1960s Defines Liberalism in 2012, Debt to Weathermen and Manson
The madness began at the University of California in Berkeley. It’s still there. The legacy of the 1960s is deeply embedded in the psyches of liberals in 2012 across America.
It’s still an underground movement, buried in subconscious values and choices. Politicians, judges, social workers, professors, Hollywood directors, and news anchors today have internalized their debt as “normal” rather than tethered to their radical past.
They see themselves as “moderates” today, liberal members of both parties, too enlightened to side with “fringe” Christians and traditionalists. Conservatives are, by definition, “hate mongers” who cling to the “fascist” legacy of Western Civilization. From their gated communities and ivy towers, they champion all minority and Third World causes, so long as they can benefit by being in charge. Hello university-ordained technocrats and other government “experts.”
The maudlin lyrics of John Lennon still bring an effusive sense of self-validation. Same with Bob Dylan. Same with listening to “We Shall Overcome” once again. The whole iTunes culture knows the drug-like importance of emotionally engaging with sentiment.
The self-righteousness of political groups like the 1960s Weathermen had a lasting impact, though little acknowledged today, for good reasons. Same with 1960s icon Charles Manson, who, if he had not gone too far, would have remained central in the pop culture world we’ve inherited. Had he not fallen, he would undoubtedly have been governor of California today.
In his “Weathermanson” essay, Daniel J. Flynn traces the central role of Manson in 1960s pop culture:
Forty-three summers after the Helter Skelter murders, the Manson Family still provokes headlines and head-scratching. One needn’t six-degrees-of-separation to connect the villains and victims to as diverse a collection of characters as Doris Day, Steve McQueen, Neil Young, and Lou Costello, proving that the entertainment Mecca was still like a village where everyone’s connection extended to everybody. A friend of Beach Boy Dennis Wilson killed friends of the Mamas and the Papas’ John and Michele Phillips for reasons found on a Beatles album.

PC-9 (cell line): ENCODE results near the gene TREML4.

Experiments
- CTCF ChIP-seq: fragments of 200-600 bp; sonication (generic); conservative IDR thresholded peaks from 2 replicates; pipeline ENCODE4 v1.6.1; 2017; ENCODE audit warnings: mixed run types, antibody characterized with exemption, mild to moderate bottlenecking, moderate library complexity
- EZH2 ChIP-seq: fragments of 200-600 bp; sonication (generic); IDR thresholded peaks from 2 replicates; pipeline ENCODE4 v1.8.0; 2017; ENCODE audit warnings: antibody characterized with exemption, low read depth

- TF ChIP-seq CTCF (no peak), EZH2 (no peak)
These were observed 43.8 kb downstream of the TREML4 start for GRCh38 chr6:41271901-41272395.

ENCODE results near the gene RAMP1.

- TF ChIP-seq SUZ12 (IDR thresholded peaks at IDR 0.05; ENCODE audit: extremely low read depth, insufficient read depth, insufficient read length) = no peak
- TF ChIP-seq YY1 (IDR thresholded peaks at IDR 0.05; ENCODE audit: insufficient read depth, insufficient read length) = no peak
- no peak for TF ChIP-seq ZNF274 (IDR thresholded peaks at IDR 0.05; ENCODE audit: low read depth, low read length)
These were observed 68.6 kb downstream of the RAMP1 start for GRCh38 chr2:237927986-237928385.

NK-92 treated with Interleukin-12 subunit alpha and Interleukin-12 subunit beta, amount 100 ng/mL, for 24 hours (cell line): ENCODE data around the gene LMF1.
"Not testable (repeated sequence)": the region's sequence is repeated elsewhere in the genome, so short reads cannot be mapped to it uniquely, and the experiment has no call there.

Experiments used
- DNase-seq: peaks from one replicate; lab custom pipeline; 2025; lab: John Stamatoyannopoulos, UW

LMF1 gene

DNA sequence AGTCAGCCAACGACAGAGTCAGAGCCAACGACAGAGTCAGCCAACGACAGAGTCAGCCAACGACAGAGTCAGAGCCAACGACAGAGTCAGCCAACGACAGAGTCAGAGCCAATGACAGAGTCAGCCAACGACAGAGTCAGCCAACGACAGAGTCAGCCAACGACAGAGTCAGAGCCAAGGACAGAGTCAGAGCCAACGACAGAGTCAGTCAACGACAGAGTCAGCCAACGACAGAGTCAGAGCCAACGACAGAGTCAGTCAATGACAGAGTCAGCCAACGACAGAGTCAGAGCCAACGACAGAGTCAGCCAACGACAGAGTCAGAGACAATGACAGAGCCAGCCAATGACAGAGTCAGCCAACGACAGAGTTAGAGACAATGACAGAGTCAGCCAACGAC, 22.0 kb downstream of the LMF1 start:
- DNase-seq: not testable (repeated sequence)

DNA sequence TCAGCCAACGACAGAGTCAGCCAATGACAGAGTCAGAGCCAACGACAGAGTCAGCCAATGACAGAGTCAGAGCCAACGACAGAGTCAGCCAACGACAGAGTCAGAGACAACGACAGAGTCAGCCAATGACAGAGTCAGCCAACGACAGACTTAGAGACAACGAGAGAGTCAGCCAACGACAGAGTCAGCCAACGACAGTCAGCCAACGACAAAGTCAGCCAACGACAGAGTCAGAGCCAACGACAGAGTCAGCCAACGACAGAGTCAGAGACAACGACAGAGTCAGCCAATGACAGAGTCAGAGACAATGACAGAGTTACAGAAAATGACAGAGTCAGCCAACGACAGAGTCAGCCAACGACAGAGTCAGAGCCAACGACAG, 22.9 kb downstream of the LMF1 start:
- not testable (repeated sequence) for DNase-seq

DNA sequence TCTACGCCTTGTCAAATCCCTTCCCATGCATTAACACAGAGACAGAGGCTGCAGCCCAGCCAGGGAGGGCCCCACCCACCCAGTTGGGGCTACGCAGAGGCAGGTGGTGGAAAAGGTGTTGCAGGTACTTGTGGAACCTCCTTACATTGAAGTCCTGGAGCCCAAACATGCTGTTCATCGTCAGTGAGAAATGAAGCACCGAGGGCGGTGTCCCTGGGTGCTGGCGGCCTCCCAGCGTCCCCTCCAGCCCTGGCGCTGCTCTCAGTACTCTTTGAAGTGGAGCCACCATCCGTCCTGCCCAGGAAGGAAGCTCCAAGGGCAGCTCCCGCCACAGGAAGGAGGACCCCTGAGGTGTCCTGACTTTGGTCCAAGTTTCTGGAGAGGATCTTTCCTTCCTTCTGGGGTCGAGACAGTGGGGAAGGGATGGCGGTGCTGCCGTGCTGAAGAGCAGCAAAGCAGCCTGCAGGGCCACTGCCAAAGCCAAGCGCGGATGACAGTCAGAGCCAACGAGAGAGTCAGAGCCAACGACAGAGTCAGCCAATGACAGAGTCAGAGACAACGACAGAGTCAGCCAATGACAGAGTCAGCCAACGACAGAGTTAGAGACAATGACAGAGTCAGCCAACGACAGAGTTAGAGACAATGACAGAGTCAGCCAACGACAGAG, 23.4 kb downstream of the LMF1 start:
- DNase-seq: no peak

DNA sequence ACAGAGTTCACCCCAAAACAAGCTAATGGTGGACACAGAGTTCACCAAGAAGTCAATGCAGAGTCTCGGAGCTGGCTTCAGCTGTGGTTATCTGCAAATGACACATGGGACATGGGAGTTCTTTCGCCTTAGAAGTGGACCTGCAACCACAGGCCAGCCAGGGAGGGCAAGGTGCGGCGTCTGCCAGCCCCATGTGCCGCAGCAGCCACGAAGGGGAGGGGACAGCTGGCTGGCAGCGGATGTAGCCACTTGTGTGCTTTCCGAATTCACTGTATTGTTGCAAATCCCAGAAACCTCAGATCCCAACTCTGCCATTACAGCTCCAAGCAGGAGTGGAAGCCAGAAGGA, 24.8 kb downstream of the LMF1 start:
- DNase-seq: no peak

It didn’t make sense, but then again so little during the late 1960s did.
Most mysterious of all is why what we know, and not just what we don’t, remains so obscure. Specifically puzzling is why a group so mired in the leftist counterculture is so disassociated or at least considered anomalous from the sixties Left.
”His words and courage inspired us,” explained Yippe Jerry Rubin, who visited Manson in jail. “I fell in love with Charlie Manson the first time I saw his cherub face and sparkling eyes on TV.” Counterculture newspapers fell for a conman’s Christ complex by depicting the establishment crucifying Manson. Weatherman adopted a split-fingered greeting, and featured a cell named “The Fork,” in homage to the culinary implement stuck into the murdered Leno LaBianca’s stomach. A banner even spelled out victim Sharon Tate’s name in bullets at a 1969 “War Party” gathering in Flint, Michigan.
Like Weatherman, the Manson Family started on a college campus—Berkeley, to be precise, where the group’s messiah recruited his first follower, University of California librarian Mary Brunner. Both groups fetishized African Americans as the vanguard of a pending world revolution. Whereas the Weathermen appropriated Bob Dylan lyrics for their name and manifesto, Manson discovered cryptic messages embedded in The Beatles’ white album. Both cults used communal living, sex on demand, and narcotics as means of control.